Greek yogurt has gained tremendous popularity over the past several years. Plain Greek yogurt is supposed to be higher in protein and lower in sugar and has a thicker consistency than plain regular yogurt. People have really fallen in love with it!
I was first introduced to Greek-style yogurt in 1996, while living in Amman, Jordan. A container of lebneh (similar to Greek yogurt) was a staple in my refrigerator and I loved the cool, creamy, tart flavor, especially when paired on a fresh, warm piece of pita bread. It made a delightful breakfast or after work snack.
In recent years, lebneh/Greek yogurt/strained yogurt/yogurt cheese have become immensely popular with the American public. While there is no legal definition of Greek yogurt (there is for plain yogurt but not Greek), it traditionally has been plain yogurt which has been strained of the liquid whey resulting in a much thicker, tarter, creamier substance. It can be eaten similar to plain yogurt or used in place of sour cream, mayonnaise, cream cheese in recipes.
Since this product has become popular, you will notice more and more ‘Greek' yogurts at your local grocery store. I have looked at the labels of some of these and have been confused at the protein and sugar content. Much of the hype of Greek yogurt is that it contains more protein and less natural natural sugar than regular, plain yogurt (generally a good thing!) As I have researched the brands, I found that many contained the same amount of protein and sugars on their nutritional panels. Hmmm…what is going on?
This is where reading ingredient labels comes in handy. According to an NPR article, the food industry has used food science to add thickeners to plain yogurt to make it have the same consistency as Greek yogurt. These thickeners are generally milk protein concentrate and/or cornstarch. Cornstarch (provided it is organic/nongmo) is not particularly harmful. Milk protein concentrate is a cheap, ultra-processed, powdered form of dairy protein that seems to be very unregulated.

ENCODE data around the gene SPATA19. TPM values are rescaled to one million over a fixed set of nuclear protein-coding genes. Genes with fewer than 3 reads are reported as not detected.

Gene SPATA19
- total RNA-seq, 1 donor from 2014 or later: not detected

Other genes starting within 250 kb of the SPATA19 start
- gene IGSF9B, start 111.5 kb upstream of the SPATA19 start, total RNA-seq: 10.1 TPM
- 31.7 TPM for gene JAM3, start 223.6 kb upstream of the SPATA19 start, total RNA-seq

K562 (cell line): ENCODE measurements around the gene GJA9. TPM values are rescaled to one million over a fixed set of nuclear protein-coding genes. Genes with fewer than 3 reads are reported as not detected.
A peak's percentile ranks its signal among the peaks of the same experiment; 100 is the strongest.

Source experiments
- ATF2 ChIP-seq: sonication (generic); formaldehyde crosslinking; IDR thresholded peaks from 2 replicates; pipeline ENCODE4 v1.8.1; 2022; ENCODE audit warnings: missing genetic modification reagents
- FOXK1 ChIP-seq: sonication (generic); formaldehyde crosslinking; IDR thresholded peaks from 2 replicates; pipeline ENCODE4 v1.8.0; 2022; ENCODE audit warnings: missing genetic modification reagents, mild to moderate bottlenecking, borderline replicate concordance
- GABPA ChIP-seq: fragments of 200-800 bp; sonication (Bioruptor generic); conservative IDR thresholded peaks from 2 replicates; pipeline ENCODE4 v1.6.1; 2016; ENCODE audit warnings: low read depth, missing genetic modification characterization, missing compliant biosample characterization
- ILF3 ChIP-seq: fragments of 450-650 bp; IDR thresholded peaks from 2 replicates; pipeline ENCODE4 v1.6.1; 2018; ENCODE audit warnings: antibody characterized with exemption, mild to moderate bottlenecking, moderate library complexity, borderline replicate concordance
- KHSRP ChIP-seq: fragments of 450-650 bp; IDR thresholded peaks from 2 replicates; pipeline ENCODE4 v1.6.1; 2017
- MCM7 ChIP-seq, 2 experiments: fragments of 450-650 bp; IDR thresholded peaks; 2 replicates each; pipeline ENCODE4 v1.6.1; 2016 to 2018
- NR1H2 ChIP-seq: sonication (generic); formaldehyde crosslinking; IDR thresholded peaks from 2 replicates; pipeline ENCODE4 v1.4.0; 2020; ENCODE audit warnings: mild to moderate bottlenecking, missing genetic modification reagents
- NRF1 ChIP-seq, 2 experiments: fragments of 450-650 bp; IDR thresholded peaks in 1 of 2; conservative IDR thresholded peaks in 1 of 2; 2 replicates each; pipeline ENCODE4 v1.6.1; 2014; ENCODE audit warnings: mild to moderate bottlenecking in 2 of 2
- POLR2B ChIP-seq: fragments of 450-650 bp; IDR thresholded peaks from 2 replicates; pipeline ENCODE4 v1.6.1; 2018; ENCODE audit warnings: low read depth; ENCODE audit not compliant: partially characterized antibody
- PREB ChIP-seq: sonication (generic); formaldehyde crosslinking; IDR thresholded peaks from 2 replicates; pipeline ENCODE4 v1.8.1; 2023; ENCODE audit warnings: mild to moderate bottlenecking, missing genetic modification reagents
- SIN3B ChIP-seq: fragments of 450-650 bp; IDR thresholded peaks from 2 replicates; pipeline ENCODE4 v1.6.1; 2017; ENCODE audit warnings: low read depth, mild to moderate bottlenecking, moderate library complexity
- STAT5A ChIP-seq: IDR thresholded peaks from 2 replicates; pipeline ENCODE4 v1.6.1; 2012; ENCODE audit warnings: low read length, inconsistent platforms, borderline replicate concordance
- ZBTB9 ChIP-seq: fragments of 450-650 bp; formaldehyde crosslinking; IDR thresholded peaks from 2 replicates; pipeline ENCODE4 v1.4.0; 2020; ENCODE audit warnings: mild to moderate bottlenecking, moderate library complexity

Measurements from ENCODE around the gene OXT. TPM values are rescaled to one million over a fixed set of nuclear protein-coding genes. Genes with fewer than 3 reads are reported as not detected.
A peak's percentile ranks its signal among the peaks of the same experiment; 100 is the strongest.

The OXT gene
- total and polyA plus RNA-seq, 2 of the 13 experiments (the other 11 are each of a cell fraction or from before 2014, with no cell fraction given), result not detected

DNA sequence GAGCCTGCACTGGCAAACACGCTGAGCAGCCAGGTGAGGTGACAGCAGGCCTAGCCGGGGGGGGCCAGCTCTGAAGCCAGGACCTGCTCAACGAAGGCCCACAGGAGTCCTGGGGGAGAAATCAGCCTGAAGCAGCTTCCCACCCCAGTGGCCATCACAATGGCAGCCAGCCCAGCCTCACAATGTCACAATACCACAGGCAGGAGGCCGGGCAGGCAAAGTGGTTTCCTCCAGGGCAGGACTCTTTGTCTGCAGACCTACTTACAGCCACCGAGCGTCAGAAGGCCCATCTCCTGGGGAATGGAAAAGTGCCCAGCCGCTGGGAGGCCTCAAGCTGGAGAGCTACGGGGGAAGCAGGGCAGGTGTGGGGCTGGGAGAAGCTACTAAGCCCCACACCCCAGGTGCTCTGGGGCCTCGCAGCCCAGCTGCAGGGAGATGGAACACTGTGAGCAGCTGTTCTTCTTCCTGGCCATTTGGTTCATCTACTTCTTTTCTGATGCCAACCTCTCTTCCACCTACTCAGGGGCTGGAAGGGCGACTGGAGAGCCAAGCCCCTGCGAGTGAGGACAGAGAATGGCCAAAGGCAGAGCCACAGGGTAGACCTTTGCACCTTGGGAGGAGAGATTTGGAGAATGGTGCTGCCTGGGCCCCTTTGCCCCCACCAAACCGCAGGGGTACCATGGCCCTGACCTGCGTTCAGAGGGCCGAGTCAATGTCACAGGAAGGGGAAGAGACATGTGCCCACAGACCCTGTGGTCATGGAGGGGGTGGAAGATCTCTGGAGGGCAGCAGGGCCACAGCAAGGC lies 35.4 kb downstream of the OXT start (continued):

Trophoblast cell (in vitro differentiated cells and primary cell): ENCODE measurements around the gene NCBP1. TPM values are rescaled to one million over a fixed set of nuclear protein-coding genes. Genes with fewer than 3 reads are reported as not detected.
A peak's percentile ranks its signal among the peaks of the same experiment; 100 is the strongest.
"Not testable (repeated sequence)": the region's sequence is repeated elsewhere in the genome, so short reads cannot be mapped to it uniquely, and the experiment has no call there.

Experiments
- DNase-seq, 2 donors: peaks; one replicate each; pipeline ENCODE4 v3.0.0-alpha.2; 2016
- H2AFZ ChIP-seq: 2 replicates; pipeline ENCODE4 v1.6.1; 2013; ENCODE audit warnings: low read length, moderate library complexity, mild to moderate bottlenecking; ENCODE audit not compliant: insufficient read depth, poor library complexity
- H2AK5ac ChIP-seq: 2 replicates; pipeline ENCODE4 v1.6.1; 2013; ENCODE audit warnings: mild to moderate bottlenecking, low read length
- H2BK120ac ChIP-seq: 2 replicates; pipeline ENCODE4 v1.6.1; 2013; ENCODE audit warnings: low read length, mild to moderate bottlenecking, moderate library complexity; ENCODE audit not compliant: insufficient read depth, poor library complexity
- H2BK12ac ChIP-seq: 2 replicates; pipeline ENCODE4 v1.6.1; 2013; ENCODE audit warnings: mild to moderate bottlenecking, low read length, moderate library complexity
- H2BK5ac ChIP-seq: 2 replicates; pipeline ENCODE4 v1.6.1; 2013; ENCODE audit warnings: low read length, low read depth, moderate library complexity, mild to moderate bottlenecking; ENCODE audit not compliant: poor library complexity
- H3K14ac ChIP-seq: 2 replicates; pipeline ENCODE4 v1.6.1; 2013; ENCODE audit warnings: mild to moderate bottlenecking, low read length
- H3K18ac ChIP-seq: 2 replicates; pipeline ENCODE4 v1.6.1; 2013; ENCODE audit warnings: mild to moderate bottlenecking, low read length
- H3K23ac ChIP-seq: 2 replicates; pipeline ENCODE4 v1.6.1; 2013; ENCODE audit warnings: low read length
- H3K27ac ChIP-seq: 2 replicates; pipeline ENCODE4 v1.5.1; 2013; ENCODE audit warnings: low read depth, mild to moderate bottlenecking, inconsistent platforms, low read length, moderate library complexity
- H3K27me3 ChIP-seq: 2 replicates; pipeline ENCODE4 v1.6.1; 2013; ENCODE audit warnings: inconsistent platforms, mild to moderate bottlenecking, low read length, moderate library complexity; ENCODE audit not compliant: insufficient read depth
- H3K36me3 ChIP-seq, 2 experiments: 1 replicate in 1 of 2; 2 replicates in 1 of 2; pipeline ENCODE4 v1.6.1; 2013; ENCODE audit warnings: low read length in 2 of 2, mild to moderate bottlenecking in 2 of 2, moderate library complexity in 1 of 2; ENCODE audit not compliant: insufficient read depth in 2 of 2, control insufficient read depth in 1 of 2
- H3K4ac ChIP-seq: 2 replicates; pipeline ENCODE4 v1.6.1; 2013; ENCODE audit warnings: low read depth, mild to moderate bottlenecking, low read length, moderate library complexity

Regardless of which thickeners are used and how you feel about these thickeners, to use them to create a Greek-style yogurt seems a bit deceiving to me. These yogurts are not strained of the liquid whey to get a true Greek yogurt. They are cheap products formulated to fool consumers into thinking they are getting Greek yogurt. There is even currently a class action lawsuit against Yoplait for this very deception.
What should you look for when you buy Greek yogurt? While Greek yogurt is very easy to make, if you are going to buy it, READ ingredient labels. Ideally, plain Greek yogurt should contain items such as milk, cream and live cultures, (* added 8/25/12, such as lactobacillus acidophilus, streptococcus thermophilus, etc.*) (organic dairy, if possible). Flavored yogurts will contain additional ingredients; be sure you know what they are!
What should you do with this information? I strongly believe that learning about and becoming aware of what ingredients are in our food gives you the knowledge necessary to make a choice about how you spend your food dollar. Then you can make an educated decision on what to buy.
Personally, I would avoid Greek yogurts thickened with cornstarch and milk protein concentrate as you are not getting the benefits of Greek yogurt just the ‘feel' and ‘consistency' of Greek yogurt!
I love to eat homemade Greek yogurt, plain, with fresh berries and a drizzle of raw honey (maybe with some chia seeds sprinkled on top). How about you? Do you eat Greek yogurt? What is your favorite brand and how do you eat it?